What was BIG at Hadoop Summit 2015

(Excerpt from original post on the Taneja Group News Blog)

At this month’s Hadoop Summit 2015 I noted two big trends. One was the continuing focus on Spark as an expansion of the big data analytical ecosystem, with main sponsor Hortonworks (great show by the way!) and most vendors talking about how they support, interact, or deliver Spark in addition to Hadoop’s MapReduce. The other was a very noticeable direction shifting focus from trotting out ever more gee-whiz big data use cases towards talking about how to make it all work in enterprise production environments. If you ask me, this second trend is the bigger deal for IT folks to pay attention to.

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SOC, NOC, and Roll – AccelOps Converges Security and Network Ops

(Excerpt from original post on the Taneja Group News Blog)

We are seeing convergence everywhere in IT these days. AccelOps shows how convergence in systems management offers many of the same kinds of values as it does in other areas of IT – leveraged capabilities across formerly silo’d practices, simplified tasks and automation embedding best practices, and ready to roll deployment out of the box. AccelOps has tied security, compliance and network operations together into a one stop SOC and NOC “in a box”.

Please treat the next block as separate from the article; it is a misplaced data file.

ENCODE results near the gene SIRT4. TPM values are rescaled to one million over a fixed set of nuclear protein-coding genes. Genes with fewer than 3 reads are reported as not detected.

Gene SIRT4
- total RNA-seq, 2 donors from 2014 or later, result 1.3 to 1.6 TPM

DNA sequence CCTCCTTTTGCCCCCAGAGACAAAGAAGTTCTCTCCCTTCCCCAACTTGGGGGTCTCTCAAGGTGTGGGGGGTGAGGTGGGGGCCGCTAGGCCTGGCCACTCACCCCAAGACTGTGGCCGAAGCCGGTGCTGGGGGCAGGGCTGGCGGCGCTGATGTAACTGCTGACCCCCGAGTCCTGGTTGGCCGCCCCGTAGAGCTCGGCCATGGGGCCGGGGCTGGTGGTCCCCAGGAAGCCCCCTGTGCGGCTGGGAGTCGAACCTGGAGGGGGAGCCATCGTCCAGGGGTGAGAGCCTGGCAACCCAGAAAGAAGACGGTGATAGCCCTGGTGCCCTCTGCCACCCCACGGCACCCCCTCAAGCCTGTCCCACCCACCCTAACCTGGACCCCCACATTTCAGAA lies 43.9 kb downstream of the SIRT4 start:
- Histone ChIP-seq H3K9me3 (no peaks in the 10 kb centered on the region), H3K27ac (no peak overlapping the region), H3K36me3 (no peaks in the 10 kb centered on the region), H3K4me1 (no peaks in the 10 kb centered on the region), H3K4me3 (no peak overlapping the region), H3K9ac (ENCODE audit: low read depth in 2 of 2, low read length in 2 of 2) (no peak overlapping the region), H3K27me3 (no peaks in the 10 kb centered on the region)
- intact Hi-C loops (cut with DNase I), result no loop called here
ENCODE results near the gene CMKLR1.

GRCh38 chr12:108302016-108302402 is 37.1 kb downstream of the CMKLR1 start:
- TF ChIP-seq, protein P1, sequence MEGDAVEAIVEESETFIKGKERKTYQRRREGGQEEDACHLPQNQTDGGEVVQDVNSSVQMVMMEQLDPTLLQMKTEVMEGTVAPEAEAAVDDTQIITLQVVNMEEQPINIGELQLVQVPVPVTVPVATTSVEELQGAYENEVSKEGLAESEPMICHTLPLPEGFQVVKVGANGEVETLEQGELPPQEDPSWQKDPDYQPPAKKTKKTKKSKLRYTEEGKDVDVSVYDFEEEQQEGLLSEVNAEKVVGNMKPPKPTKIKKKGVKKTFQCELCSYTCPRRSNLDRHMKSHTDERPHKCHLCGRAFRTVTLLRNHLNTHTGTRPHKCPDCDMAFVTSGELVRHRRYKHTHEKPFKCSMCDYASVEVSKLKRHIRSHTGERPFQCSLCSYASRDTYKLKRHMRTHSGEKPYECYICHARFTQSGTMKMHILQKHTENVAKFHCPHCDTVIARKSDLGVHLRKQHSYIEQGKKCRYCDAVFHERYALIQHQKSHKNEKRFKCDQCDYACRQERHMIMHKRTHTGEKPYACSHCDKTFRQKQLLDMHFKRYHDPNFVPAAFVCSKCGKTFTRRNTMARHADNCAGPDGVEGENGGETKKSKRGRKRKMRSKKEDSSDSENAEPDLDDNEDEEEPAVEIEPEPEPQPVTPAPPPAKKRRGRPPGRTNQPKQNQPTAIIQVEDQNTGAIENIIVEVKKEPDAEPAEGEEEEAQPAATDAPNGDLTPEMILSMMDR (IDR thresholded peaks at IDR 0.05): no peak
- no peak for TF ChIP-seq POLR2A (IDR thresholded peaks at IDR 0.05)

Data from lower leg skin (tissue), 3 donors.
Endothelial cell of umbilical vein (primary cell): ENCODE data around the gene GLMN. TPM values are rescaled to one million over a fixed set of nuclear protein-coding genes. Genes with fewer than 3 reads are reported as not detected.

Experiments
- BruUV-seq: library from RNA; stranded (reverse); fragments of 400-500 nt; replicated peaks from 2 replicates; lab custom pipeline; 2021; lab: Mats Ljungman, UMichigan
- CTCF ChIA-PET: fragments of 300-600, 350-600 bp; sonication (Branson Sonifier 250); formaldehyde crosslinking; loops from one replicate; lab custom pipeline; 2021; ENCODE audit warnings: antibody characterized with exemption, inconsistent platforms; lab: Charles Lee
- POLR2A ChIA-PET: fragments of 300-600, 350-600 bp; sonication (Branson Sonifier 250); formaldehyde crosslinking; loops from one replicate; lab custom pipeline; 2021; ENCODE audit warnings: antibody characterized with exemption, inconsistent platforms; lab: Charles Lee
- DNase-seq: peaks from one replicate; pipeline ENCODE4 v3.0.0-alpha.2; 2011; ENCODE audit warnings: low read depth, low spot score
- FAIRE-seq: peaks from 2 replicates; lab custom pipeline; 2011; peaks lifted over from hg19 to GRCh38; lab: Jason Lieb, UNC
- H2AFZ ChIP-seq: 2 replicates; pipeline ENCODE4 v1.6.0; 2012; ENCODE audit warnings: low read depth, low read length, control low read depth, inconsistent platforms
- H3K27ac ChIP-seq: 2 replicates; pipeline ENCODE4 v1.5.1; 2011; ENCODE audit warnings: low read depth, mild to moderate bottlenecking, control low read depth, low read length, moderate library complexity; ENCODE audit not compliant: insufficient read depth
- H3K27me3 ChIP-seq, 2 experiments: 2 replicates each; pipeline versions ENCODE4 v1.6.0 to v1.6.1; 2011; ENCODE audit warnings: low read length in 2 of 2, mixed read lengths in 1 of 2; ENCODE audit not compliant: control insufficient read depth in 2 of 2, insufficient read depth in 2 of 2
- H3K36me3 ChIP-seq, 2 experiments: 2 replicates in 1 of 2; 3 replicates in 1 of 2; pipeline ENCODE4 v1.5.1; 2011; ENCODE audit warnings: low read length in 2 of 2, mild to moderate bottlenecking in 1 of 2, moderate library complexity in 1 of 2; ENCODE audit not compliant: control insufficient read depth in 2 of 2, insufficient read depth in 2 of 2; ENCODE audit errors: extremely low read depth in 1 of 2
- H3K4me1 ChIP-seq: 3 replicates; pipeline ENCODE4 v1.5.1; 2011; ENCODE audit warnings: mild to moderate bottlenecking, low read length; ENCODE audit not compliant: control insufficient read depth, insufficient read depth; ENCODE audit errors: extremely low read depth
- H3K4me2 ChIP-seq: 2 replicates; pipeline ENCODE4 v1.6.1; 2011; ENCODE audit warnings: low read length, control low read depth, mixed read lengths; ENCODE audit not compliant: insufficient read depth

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Integrate cloud tiering with on-premises storage

An IT industry analyst article published by SearchCloudStorage.


Cloud and on-premises storage are increasingly becoming integrated. This means cloud tiering is just another option available to storage administrators. Organizations aren’t likely to move 100% of their data into cloud services, but most will want to take advantage of cloud storage benefits for at least some data. The best approaches to using cloud storage in a hybrid fashion create a seamless integration between on-premises storage resources and the cloud. The cloud tiering integration can be accomplished with purpose-built software, cloud-enabled applications or the capabilities built into storage systems or cloud gateway products.

This may be the year that public cloud adoption finally moves beyond development projects and Web 2.0 companies and enters squarely into the mainstream of IT. Cloud service providers can offer tremendous advantages in terms of elasticity, agility, scalable capacity and utility pricing. Of course, there remain some unavoidable concerns about security, competitiveness, long-term costs and performance. Also, not all applications or workloads are cloud-ready and most organizations are not able to operate fully in a public cloud. However, these concerns lead to what we are seeing in practice as a hybrid cloud approach, attempting to combine the best of both worlds.